To say that sex is not a drive, again, does not mean that people don’t naturally crave having it—because many of them do (more on how that works below). It just means that sex is not a drive in the way that a drive connotes an inherent human need for something. “Physiologically, drives are reserved for survival-related activities such as the need for oxygen, food, and water,” says gynecologist and sexual-medicine specialist Christie Cobb, MD. And we all know, you won’t die without sex, however much you might want it.
“Physiologically, drives are reserved for survival-related activities such as the need for oxygen, food, and water.” —Christie Cobb, MD, gynecologist and sexual-medicine specialist
The strong degree of sexual yearning many people feel, though, may be the reason sex was first linked with the idea of a “drive”—back when sex was far more hush-hush than it is today, particularly outside the scope of marriage or for non-procreative reasons. “'Sex' and 'drive' became associated in the late 1800s due to Sigmund Freud’s theory of infant sexuality, called ‘drive theory,’” says clinical psychologist and AASECT-certified sex therapist Lori Lawrenz, PsyD. Generally, his concept of the development of libido (his term from a Latin word for desire and lust) included the idea of being driven to have sex, she says.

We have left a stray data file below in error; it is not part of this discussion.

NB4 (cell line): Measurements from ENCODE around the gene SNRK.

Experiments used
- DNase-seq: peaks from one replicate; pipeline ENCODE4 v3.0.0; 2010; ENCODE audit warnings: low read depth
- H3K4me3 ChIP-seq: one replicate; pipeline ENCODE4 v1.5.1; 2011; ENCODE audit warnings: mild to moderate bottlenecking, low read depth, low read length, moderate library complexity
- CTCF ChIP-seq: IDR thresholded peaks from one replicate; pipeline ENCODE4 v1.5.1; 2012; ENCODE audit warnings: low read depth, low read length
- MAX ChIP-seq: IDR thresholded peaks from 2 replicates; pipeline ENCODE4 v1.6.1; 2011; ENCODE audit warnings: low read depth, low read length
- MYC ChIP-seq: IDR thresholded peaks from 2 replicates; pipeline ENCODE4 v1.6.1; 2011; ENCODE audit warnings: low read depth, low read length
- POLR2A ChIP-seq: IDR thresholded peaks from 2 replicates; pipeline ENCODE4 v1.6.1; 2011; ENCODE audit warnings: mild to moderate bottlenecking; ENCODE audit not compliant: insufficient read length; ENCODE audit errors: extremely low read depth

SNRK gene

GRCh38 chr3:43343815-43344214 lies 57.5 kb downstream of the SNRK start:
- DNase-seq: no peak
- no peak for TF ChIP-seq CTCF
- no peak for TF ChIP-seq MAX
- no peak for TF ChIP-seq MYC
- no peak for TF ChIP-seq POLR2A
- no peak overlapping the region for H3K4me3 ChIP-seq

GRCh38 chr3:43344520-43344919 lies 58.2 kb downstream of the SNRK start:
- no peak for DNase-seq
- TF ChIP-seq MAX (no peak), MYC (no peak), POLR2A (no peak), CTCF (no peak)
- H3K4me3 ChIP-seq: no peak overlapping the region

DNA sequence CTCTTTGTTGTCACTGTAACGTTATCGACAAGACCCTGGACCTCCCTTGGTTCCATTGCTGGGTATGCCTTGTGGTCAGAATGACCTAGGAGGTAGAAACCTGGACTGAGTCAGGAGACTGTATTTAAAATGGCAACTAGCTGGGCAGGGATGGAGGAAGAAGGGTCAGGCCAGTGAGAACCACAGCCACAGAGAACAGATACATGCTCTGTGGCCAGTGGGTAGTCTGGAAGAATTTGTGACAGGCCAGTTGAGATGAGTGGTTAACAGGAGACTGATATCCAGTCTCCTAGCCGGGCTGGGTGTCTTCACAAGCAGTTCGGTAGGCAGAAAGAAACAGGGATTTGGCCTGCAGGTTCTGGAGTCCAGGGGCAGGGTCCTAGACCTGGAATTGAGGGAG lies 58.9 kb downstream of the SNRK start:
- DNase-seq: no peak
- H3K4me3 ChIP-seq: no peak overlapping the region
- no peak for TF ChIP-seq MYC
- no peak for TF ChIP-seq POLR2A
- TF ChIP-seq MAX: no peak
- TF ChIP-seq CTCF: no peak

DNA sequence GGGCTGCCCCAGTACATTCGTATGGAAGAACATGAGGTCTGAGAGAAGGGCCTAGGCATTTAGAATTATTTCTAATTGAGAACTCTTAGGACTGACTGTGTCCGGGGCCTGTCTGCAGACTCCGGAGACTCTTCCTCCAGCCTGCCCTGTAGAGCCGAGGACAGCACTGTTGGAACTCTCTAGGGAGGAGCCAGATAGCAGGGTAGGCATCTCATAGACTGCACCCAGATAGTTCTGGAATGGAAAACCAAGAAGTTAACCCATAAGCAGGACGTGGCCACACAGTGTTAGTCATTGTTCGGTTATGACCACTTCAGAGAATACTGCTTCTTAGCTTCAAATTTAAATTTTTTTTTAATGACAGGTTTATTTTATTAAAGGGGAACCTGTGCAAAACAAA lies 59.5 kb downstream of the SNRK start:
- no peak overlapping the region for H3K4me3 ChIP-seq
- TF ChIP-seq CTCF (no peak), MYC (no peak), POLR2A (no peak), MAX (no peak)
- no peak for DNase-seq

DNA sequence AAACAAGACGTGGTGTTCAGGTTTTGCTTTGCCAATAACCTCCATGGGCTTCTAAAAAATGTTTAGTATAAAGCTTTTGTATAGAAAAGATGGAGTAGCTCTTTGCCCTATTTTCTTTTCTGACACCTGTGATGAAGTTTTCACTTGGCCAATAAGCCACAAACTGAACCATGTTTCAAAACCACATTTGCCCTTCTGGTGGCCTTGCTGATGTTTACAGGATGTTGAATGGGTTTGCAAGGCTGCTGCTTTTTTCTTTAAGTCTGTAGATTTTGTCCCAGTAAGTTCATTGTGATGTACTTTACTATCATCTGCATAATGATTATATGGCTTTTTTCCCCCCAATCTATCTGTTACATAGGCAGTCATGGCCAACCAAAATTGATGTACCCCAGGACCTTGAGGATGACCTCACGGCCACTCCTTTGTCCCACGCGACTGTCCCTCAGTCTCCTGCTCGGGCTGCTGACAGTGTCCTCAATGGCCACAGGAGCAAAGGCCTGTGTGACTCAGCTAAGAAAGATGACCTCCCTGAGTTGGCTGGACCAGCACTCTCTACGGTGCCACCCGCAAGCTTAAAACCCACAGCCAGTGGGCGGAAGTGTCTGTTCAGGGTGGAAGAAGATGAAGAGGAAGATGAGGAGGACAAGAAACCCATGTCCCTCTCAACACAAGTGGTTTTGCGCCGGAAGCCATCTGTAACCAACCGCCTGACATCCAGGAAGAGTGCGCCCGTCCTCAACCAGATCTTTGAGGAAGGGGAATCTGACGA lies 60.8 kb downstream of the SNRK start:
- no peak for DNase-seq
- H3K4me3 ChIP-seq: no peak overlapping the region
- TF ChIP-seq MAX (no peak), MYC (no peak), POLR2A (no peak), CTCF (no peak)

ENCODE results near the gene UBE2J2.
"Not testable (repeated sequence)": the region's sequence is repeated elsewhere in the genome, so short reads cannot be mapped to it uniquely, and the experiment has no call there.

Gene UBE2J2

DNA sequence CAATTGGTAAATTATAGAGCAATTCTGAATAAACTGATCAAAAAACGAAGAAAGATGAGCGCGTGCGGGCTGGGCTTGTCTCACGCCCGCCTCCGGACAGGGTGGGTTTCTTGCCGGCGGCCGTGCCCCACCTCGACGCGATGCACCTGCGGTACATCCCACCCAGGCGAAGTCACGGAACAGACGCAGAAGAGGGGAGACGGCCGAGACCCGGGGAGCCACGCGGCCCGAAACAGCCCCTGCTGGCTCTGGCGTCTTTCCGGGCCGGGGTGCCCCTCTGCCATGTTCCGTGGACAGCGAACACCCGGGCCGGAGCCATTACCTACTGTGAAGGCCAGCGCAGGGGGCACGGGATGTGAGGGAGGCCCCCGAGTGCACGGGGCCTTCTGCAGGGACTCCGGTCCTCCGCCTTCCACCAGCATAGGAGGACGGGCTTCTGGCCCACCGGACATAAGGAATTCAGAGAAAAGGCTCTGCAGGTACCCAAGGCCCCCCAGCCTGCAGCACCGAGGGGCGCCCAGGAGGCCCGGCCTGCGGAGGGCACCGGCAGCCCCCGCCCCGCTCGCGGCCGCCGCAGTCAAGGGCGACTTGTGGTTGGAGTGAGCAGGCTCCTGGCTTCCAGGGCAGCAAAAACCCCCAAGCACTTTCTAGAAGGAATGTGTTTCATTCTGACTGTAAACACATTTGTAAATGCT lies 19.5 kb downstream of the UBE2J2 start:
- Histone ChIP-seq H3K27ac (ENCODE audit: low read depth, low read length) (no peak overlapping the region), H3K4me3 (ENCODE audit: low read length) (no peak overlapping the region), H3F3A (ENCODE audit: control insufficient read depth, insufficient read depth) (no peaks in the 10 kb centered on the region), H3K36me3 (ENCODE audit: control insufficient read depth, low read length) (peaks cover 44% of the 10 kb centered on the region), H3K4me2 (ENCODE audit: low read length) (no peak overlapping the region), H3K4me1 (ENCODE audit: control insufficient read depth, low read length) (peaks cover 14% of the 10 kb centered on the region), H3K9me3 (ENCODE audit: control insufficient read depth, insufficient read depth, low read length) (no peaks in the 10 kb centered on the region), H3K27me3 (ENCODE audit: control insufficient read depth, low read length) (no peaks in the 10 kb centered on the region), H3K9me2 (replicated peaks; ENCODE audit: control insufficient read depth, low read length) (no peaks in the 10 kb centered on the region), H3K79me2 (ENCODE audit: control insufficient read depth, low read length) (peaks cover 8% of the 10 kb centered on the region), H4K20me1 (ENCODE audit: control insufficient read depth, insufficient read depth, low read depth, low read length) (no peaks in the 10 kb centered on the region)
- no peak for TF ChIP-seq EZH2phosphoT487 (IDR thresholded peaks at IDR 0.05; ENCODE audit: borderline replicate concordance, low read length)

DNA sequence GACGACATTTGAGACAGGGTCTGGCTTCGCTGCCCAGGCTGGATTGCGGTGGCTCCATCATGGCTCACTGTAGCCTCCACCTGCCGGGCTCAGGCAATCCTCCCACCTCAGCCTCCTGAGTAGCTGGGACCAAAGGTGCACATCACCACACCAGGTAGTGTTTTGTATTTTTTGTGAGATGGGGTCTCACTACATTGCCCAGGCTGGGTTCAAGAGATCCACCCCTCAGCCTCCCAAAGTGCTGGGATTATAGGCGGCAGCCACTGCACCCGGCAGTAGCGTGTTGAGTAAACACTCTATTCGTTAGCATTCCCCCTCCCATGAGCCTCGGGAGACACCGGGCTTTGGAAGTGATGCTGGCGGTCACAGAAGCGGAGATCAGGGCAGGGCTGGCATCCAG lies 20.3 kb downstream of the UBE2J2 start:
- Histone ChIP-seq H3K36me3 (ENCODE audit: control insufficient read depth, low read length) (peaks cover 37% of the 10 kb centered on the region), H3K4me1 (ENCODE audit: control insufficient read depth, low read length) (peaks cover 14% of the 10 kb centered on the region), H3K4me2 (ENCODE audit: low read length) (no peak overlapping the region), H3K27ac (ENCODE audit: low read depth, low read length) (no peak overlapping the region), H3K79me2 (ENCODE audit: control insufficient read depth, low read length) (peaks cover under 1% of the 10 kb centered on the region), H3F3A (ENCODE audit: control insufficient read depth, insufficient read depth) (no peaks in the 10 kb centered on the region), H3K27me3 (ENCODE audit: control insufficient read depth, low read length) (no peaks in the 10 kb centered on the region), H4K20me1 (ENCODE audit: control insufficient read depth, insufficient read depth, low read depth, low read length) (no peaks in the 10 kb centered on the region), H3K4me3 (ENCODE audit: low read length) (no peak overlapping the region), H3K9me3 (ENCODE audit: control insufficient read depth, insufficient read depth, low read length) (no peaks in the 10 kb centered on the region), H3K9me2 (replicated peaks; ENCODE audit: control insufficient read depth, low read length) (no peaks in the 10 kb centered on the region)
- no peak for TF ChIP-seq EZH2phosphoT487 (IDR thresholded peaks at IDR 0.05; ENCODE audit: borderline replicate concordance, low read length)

It is true that people are driven to have sex, in a colloquial sense, which is perhaps why the idea of a “sex drive” has become so popular in the zeitgeist. But, it’s crucial to clarify what someone means when they are talking of their sex drive, says Dr. Lawrenz. “Are they driven to have sex like they are driven to succeed at work?” she says. Because, in that case, drive might be an apt term.
Still, just as it's normal for some folks to lack a drive to excel at work, it’s also normal for some people to not have a “drive” for sex, which is why sexual “desire” is often a more accurate term than sexual “drive.” “The desire for sex is a motivational system,” says Dr. Cobb, differentiating it from the physiological undertone of a “drive.” “With that motivation for sex often comes a reward, which reinforces the cycle.”
If sex is not a drive, then why are some people motivated to have it?
Sex can certainly be a natural desire, if not technically a drive. And generally, that occurs in two ways: spontaneous and responsive. The first is likely what you associate with libido or a sex “drive” that seems randomly (ahem, spontaneously) generated: It’s that feeling of horniness that makes you want to jump someone’s bones (or bring yourself to climax) for no apparent reason. Because libido has been widely depicted this way in pop culture, it’s easy to assume that this is the only “normal” way to experience sexual desire, and that there’s something wrong with you if you don’t typically or ever feel this random sexual fervor.
But in reality, the other type of desire—responsive desire—is not only just as valid, but also may be more common in folks with female sex organs. This refers to having a desire for sex in response to physical arousal or other motivations, like a yearning to be more intimate with a partner. And the simple fact that sexual desire is often only incited in this way, through external factors, is another key reason why sex is not inherently a drive.